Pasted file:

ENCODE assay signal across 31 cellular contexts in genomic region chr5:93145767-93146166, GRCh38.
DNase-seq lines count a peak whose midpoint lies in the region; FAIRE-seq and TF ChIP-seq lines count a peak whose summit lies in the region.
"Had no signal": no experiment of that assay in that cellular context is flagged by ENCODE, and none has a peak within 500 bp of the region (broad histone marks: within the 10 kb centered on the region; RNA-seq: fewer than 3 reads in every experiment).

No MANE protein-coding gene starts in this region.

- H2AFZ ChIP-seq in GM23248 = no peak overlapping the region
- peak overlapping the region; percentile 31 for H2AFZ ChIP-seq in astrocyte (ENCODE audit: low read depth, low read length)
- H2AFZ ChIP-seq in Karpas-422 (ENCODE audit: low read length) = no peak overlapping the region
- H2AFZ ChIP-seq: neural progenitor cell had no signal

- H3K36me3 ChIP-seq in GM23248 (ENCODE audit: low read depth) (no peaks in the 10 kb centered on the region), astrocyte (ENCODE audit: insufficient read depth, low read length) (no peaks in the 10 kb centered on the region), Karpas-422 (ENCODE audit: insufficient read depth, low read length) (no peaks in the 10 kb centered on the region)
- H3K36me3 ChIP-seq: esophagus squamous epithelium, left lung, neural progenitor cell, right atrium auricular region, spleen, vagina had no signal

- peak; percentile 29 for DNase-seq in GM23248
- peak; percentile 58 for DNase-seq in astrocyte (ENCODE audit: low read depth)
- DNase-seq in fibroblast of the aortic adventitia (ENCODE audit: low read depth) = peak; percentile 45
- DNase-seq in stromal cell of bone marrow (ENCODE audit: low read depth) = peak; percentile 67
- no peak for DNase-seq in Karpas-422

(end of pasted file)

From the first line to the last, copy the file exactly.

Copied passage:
ENCODE assay signal across 31 cellular contexts in genomic region chr5:93145767-93146166, GRCh38.
DNase-seq lines count a peak whose midpoint lies in the region; FAIRE-seq and TF ChIP-seq lines count a peak whose summit lies in the region.
"Had no signal": no experiment of that assay in that cellular context is flagged by ENCODE, and none has a peak within 500 bp of the region (broad histone marks: within the 10 kb centered on the region; RNA-seq: fewer than 3 reads in every experiment).

No MANE protein-coding gene starts in this region.

- H2AFZ ChIP-seq in GM23248 = no peak overlapping the region
- peak overlapping the region; percentile 31 for H2AFZ ChIP-seq in astrocyte (ENCODE audit: low read depth, low read length)
- H2AFZ ChIP-seq in Karpas-422 (ENCODE audit: low read length) = no peak overlapping the region
- H2AFZ ChIP-seq: neural progenitor cell had no signal

- H3K36me3 ChIP-seq in GM23248 (ENCODE audit: low read depth) (no peaks in the 10 kb centered on the region), astrocyte (ENCODE audit: insufficient read depth, low read length) (no peaks in the 10 kb centered on the region), Karpas-422 (ENCODE audit: insufficient read depth, low read length) (no peaks in the 10 kb centered on the region)
- H3K36me3 ChIP-seq: esophagus squamous epithelium, left lung, neural progenitor cell, right atrium auricular region, spleen, vagina had no signal

- peak; percentile 29 for DNase-seq in GM23248
- peak; percentile 58 for DNase-seq in astrocyte (ENCODE audit: low read depth)
- DNase-seq in fibroblast of the aortic adventitia (ENCODE audit: low read depth) = peak; percentile 45
- DNase-seq in stromal cell of bone marrow (ENCODE audit: low read depth) = peak; percentile 67
- no peak for DNase-seq in Karpas-422